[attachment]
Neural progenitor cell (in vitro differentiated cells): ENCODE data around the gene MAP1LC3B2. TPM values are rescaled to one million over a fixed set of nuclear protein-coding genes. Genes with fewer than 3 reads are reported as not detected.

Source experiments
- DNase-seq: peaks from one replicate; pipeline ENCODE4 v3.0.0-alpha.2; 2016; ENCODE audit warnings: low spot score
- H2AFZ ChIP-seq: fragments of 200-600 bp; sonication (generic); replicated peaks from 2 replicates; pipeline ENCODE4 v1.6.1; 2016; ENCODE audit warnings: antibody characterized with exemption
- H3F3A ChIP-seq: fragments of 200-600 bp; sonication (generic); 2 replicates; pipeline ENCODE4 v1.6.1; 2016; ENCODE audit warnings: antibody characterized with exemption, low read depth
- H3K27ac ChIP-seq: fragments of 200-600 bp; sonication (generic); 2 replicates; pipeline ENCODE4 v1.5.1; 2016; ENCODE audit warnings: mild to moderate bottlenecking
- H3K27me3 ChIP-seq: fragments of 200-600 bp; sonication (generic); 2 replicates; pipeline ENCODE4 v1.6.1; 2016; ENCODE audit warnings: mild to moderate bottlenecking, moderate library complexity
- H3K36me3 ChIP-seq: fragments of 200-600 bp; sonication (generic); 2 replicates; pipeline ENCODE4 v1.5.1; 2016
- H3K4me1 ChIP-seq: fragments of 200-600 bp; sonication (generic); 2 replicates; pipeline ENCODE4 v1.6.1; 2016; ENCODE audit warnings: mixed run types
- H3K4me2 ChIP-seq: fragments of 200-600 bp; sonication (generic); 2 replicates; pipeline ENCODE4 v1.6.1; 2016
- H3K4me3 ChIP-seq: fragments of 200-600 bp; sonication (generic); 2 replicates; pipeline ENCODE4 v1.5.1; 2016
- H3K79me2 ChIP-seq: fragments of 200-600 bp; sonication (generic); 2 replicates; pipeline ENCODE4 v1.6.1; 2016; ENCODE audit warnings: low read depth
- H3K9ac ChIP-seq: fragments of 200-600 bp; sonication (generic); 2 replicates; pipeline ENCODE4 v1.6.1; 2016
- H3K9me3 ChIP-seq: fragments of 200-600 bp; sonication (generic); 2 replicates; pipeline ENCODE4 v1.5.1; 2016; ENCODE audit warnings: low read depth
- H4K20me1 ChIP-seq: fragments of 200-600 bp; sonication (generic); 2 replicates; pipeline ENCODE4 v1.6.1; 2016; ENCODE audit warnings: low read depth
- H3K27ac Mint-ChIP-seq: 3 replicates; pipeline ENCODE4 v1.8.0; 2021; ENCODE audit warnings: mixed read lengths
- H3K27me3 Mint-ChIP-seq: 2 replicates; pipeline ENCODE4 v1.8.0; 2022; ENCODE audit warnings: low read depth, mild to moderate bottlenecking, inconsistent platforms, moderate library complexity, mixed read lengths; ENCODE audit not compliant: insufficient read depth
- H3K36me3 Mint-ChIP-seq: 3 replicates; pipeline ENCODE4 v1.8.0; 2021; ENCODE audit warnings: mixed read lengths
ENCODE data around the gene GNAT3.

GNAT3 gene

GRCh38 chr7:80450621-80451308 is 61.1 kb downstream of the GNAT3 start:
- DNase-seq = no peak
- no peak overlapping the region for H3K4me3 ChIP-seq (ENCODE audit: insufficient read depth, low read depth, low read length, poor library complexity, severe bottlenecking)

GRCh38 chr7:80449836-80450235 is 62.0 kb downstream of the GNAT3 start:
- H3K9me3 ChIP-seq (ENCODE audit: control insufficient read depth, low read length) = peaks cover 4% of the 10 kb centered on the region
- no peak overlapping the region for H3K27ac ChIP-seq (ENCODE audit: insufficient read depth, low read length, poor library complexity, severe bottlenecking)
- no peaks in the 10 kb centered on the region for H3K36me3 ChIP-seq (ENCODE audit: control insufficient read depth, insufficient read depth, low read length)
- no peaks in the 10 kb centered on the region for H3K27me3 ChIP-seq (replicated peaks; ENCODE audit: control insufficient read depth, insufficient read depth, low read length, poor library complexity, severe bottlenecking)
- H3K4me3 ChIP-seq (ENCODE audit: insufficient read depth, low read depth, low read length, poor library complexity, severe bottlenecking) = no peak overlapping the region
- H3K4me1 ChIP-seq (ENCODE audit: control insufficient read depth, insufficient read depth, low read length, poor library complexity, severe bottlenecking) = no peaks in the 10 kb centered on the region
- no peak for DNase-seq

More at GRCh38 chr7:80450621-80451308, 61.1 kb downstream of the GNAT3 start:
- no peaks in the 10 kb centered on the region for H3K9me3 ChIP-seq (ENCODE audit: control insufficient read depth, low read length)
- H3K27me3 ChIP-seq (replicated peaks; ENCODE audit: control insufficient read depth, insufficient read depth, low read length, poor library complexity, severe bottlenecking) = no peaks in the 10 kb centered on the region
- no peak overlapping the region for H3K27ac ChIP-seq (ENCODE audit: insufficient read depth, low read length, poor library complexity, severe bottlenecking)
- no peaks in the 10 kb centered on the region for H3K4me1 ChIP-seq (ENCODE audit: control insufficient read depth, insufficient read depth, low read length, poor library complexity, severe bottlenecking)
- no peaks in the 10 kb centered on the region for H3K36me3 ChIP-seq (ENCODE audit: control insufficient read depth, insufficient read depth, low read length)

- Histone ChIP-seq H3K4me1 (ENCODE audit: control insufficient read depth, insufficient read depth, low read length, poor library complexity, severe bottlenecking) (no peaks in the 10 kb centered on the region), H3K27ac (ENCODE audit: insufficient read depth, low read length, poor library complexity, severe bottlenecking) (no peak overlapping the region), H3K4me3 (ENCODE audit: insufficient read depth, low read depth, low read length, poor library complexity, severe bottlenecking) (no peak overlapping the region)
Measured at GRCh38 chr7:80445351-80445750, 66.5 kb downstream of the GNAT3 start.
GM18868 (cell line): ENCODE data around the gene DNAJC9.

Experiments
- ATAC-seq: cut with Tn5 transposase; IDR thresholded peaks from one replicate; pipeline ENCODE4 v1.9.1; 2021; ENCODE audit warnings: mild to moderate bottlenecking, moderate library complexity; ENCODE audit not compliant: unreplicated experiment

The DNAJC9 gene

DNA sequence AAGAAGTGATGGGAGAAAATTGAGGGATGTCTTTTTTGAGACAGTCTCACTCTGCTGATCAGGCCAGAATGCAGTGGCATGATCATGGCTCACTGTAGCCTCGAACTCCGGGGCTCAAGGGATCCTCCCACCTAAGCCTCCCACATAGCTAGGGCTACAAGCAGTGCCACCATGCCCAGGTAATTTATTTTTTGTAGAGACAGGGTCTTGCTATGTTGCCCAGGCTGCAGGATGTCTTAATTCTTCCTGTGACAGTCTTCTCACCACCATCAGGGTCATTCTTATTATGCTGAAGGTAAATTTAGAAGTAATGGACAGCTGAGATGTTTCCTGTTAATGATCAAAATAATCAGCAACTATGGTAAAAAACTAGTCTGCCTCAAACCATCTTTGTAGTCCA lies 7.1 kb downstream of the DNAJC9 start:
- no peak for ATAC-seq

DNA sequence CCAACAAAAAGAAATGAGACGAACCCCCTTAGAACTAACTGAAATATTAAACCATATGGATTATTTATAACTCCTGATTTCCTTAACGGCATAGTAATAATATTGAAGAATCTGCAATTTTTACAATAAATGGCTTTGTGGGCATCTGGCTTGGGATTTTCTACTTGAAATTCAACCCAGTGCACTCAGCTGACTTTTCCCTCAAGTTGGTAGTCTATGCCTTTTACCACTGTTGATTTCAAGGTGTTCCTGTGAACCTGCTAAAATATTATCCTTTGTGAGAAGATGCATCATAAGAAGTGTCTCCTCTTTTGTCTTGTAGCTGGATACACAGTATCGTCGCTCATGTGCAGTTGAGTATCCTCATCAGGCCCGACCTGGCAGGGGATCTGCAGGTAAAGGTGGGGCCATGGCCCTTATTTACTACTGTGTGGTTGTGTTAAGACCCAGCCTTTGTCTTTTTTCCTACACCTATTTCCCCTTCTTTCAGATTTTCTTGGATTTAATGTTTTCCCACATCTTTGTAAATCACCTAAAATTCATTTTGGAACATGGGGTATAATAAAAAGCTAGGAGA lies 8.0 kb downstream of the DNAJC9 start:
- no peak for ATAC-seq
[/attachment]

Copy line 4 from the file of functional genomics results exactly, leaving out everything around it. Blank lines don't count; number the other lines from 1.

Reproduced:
- H2AFZ ChIP-seq: fragments of 200-600 bp; sonication (generic); replicated peaks from 2 replicates; pipeline ENCODE4 v1.6.1; 2016; ENCODE audit warnings: antibody characterized with exemption